Queer Self-Making in Neoliberal Ghana

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Posted in Lectures

A book talk with Kwame Edwin Otu

Wednesday, November 30, 2022

5:00 PM ET, In-Person Event, Mandatory RSVP

Arrupe Hall 1st Floor, Georgetown University Main Campus

Presented by Gender+ Justice InitiativeDC Public Library, Women’s and Gender StudiesAfrican StudiesAnthropology Department and Mortara Center for International Studies

Join us for a book talk on Georgetown Professor Kwame Edwin Otu‘s book, Amphibious Subjects: Sasso and the Contested Politics of Queer Self-Making in Neoliberal Ghana, (2022).

Dr. Otu will be in conversation with Francis Boakye, Executive Director, Priorities on Rights and Sexual Health

Amphibious Subjects (University of California Press, 2022) is an ethnographic study of a community of self-identified effeminate men—known in local parlance as Sasso—residing in coastal Jamestown, a suburb of Accra, Ghana’s capital. Drawing on the Ghanaian philosopher Kwame Gyekye’s notion of “amphibious personhood,” Kwame Edwin Otu argues that Sasso embody and articulate amphibious subjectivity, creating an identity that transcends the western binary of gender and sexuality. Such subjectivity simultaneously upends misconceptions purported by the Christian heteronationalist state and LGBTQ+ human rights organizations that Ghana is predominantly heterosexual or homophobic. Weaving together personal interactions with Sasso, participant observation, autoethnography, archival sources, essays from African and African-diasporic literature, and critical analyses of documentaries such as the BBC’s The World’s Worst Place to Be Gay, Amphibious Subjects is an ethnographic meditation on how Africa is configured as the “heart of homophobic darkness” in transnational LGBT+ human rights imaginaries.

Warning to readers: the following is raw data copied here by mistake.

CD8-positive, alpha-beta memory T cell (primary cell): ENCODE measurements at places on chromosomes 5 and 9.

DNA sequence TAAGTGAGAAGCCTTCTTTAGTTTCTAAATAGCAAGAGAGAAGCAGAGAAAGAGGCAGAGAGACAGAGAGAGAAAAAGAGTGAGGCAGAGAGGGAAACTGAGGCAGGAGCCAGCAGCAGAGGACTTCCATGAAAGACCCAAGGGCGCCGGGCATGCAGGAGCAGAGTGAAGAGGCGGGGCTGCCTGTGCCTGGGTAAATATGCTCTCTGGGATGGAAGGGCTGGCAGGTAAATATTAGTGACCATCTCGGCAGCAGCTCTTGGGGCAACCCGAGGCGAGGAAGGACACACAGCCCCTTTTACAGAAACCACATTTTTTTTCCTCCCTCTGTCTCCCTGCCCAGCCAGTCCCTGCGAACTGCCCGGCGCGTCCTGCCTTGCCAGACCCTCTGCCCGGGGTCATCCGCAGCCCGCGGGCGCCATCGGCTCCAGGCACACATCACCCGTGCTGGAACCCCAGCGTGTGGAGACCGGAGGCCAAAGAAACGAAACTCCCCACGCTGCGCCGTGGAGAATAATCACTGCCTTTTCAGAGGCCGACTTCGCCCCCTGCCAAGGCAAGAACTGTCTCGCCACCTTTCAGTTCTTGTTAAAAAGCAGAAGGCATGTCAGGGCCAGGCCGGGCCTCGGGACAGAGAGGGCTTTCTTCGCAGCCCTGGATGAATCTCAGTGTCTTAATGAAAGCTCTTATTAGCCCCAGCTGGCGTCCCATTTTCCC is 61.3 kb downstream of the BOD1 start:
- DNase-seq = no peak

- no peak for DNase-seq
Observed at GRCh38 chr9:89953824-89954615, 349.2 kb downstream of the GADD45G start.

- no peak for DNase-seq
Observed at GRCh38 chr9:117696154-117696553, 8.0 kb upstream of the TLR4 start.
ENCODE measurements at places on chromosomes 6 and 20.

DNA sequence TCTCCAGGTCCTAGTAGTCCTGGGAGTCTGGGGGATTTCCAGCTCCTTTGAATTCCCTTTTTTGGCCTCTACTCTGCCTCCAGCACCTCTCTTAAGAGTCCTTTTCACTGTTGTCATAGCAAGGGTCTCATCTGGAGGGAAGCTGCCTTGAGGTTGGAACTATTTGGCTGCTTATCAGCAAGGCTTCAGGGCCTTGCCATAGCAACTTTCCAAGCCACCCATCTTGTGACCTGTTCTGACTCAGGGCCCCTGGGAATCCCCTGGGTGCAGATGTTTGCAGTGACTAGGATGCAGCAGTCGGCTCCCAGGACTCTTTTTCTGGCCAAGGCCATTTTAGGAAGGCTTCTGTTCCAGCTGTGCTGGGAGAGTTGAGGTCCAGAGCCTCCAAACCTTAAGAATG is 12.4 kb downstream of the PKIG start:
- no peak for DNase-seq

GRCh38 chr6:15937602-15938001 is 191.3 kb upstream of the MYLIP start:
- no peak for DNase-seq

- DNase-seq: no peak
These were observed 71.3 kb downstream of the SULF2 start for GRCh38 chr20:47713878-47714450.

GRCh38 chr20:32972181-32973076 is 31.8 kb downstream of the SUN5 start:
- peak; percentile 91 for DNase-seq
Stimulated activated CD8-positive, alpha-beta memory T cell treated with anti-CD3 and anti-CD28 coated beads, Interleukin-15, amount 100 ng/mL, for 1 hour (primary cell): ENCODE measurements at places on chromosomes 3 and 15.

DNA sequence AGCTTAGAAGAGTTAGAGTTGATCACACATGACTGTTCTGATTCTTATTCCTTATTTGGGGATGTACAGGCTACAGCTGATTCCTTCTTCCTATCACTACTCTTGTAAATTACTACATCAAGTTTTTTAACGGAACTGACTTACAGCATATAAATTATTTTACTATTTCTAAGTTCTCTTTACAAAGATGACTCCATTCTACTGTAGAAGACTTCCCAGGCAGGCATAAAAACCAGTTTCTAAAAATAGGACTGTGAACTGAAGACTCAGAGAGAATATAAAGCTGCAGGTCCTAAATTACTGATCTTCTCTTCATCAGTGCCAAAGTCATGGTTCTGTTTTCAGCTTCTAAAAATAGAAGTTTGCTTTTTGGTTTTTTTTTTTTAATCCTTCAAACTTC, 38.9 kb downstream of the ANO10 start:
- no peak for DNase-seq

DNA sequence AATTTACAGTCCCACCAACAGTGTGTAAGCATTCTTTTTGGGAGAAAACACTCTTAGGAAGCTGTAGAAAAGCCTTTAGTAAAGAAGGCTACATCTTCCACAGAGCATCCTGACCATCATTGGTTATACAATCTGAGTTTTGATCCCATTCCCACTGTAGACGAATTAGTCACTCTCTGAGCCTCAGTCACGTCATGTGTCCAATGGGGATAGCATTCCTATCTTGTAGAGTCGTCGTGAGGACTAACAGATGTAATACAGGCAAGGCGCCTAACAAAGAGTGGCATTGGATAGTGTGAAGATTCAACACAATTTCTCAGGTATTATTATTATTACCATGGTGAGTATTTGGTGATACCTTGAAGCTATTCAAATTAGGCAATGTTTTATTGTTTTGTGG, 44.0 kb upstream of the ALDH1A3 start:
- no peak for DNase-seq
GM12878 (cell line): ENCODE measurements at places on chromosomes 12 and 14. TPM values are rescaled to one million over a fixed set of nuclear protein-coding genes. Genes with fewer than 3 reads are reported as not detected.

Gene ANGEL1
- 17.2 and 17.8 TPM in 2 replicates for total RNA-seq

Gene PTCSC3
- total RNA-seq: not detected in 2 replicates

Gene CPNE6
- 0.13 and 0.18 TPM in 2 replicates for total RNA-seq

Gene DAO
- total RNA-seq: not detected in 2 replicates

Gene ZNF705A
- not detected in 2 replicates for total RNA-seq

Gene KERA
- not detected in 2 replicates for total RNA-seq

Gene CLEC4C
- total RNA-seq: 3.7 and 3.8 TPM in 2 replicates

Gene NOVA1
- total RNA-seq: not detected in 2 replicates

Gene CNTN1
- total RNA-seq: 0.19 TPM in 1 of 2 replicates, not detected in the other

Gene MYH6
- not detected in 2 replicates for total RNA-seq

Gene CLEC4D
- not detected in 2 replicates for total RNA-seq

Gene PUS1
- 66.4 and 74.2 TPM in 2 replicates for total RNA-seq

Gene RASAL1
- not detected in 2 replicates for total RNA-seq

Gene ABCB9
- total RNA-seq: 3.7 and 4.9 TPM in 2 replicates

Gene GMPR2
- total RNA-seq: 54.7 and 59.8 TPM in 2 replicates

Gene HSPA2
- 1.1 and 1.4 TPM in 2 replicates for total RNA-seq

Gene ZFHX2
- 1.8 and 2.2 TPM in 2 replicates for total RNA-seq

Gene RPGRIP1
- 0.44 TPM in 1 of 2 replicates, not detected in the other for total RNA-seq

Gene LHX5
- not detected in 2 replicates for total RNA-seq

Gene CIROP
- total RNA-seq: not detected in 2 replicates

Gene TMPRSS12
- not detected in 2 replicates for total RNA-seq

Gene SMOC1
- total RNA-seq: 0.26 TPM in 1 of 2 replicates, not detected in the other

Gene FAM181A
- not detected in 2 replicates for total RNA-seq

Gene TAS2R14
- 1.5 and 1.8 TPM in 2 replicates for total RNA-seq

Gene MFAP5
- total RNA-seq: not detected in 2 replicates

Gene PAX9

About the author:

Dr. Kwame Edwin Otu is associate professor of African Studies at Georgetown University. Professor Otu is a cultural anthropologist with varied interests, ranging from the politics of sexual, environmental, and technological citizenships, public health, and their intersections with shifting racial formations in neocolonial and neoliberal Africa and the African Diaspora. Otu’s first book monograph is entitled, Amphibious Subjects: Sasso and the Contested Politics of Queer Self-Making in Neoliberal Ghana (University of California Press, 2022). The book is an ethnography on queer self-fashioning among a community of self-identified effeminate men, known in local parlance as Sasso. 

More information on the book

Accommodation requests can be made at genderjustice@georgetown.edu

This event is free and open to all.

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